Karnataka to drill one-km deep wells for drought relief. Here's how this crisis can be hallucinogenic

The spark for the project came from a presentation made by a private company, WaterQuest Hydroresources Management Limited, early this year in Delhi.

Published: 29th April 2017 07:14 AM  |   Last Updated: 29th April 2017 07:14 AM   |  A+A-

By Express News Service


How this crisis can be hallucinogenic

Karnataka minister H K Patil has unfurled a plan to drill down to about a kilometre to get at “pure and uncontaminated” water in the earth’s bowels. The government is banking on reports by ISRO and the Mashelkar Committee that talk about water veins deep down.

It will be expensive, the minister conceded, and never tried before in India. He seemed clueless about how such channels can be detected and the environmental impact it will have. “So what if we are drilling into the Earth? Aren’t we drilling for oil now?” Patil said.

The spark for the project came from a presentation made by a private company, WaterQuest Hydroresources Management Limited, early this year in Delhi. The minister is keen on engaging this company to drill as deep as it takes.

Why so deep?

Because unconfined and confined aquifers have dried up closer to the surface. 

Water-table has receded and only  after 800m  aquifer will be found.


Village decides to dig 200 wells

And in Kerala, instead of going vertical in one go, the people of Pookkottukav, a gram panchayat in Palakkad district, have decided to dig 200 wells in five months under MGNREGS. One well was dug a couple of weeks ago. Drought’s not a fright in Kerala but only a foreboding. Reports say that the state’s sort-of drought is the worst in 115 years. Trains are reportedly not being washed in Thiruvananthapuram as it requires 3.5 lakh litres a day. The bogies stink.


Nothing on the other side

In Telangana, the state government has emerged on the other side of the hole in the earth. Having tired of digging fruitless bore wells, the Telangana government has declared as many as 1,057 villages across the state as over-exploited villages. So any more bore holes are banned in these villages.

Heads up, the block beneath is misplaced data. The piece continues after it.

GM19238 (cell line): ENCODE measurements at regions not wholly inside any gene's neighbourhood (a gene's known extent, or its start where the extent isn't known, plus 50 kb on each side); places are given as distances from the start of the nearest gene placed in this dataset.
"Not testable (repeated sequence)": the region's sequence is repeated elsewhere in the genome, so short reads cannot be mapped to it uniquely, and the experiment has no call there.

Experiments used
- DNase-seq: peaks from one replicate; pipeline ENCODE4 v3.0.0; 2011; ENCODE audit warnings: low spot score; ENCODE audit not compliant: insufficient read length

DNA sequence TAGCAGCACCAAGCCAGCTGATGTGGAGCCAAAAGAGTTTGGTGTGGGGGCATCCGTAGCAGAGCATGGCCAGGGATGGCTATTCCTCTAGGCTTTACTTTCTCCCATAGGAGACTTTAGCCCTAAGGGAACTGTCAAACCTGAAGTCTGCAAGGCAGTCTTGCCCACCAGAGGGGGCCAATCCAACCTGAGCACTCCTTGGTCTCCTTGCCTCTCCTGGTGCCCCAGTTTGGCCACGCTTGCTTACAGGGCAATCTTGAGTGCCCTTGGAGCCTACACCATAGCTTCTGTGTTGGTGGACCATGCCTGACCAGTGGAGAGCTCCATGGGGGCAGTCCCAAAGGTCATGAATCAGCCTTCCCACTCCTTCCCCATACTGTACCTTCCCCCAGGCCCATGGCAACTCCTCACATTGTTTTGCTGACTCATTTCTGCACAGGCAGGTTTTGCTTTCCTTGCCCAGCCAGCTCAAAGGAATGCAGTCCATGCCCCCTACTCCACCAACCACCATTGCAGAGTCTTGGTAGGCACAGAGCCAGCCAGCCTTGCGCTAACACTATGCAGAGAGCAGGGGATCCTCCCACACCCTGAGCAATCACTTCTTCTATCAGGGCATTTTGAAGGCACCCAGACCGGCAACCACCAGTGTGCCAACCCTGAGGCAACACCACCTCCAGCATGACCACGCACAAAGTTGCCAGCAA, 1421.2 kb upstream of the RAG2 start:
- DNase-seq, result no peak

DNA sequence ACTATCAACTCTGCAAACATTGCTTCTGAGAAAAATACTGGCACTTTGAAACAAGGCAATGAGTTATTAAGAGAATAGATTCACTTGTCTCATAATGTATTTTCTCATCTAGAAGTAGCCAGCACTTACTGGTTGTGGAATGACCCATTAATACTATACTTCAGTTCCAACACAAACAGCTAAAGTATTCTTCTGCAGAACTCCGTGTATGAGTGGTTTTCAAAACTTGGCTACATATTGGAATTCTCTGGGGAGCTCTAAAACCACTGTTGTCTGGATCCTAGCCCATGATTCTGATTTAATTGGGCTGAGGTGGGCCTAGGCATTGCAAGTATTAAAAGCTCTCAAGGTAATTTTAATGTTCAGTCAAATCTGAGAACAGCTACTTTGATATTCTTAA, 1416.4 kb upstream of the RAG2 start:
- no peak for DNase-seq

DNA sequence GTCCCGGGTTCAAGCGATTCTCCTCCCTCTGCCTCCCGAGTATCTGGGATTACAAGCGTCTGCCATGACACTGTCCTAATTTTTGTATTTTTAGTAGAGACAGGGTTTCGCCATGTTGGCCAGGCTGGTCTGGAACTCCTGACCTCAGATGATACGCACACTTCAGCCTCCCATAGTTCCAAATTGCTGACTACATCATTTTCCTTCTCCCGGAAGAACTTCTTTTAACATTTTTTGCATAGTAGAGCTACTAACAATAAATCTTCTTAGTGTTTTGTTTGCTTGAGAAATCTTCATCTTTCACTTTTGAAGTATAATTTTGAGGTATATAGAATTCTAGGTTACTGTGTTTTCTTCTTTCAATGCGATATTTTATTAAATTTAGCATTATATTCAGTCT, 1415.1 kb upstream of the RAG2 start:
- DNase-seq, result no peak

Dry in the heart of India

After 10 years of off and on droughts in Bundelkhand -- and mass migration on account of it – the administration has given certification to Sagar district as a water-deficient district. Droughts are not endemic in the Gangetic plain but Bundelkhand – which straddles UP and MP -- has fallen through the cracks. A few days back, Bakswaha block in Chhattarpur district was declared water-deficient. In the UP part of Bundelkhand, there is no water even at 800 feet. Reports say that if the present trend of overtapping continues for five more years, water will be adequate for just 50 per cent of the population.


Land of five rivers being over-exploited

So you thought Punjab was pastoral? Of the 138 blocks in the state, ground water in 105 blocks is over-exploited. In about 50 per cent of the area of Punjab, land of five rivers, ground water levels have dropped from 15m to 30m. A NASA report has shown that water is being pumped up and out faster than can be recharged in Punjab.

Meanwhile, we’re down to 27 pc of capacity

Water storage in the 91 major reservoirs in the country has dipped to 27 per cent of their capacity, the  Union Water Resources ministry has said in its weekly update. Last week that dread figure was 29 per cent. The good news is that it is better than the level at this time last year.

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